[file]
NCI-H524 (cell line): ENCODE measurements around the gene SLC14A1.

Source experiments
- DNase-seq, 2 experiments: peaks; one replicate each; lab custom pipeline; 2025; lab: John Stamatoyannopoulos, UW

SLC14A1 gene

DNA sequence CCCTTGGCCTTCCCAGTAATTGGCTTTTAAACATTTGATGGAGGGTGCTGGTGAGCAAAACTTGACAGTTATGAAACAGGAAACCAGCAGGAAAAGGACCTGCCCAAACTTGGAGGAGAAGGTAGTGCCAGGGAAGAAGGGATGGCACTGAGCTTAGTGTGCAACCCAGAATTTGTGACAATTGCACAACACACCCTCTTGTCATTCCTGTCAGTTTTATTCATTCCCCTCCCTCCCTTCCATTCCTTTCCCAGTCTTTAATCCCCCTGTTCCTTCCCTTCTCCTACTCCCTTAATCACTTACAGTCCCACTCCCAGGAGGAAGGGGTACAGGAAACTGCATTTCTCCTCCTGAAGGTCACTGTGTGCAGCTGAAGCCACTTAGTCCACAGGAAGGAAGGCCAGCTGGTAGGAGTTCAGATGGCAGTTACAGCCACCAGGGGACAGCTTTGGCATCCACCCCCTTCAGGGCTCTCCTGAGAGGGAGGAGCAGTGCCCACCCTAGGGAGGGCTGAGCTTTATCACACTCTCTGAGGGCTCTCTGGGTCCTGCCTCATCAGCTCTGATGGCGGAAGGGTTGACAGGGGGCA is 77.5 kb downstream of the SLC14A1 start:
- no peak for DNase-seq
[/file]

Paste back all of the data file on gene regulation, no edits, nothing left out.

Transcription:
NCI-H524 (cell line): ENCODE measurements around the gene SLC14A1.

Source experiments
- DNase-seq, 2 experiments: peaks; one replicate each; lab custom pipeline; 2025; lab: John Stamatoyannopoulos, UW

SLC14A1 gene

DNA sequence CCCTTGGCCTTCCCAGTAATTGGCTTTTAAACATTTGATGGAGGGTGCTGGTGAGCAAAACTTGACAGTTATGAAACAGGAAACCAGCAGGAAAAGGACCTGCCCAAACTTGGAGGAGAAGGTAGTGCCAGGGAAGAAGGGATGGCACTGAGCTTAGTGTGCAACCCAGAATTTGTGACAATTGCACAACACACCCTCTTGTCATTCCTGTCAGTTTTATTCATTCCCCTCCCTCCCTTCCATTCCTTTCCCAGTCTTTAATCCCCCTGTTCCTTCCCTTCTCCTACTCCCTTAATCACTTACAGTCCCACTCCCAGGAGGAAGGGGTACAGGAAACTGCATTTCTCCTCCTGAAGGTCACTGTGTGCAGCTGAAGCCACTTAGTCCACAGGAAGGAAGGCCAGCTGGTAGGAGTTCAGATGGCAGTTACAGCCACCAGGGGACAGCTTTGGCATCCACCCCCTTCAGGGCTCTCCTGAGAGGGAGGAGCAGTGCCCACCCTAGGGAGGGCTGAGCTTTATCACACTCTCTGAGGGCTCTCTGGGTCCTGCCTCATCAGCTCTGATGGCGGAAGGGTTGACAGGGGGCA is 77.5 kb downstream of the SLC14A1 start:
- no peak for DNase-seq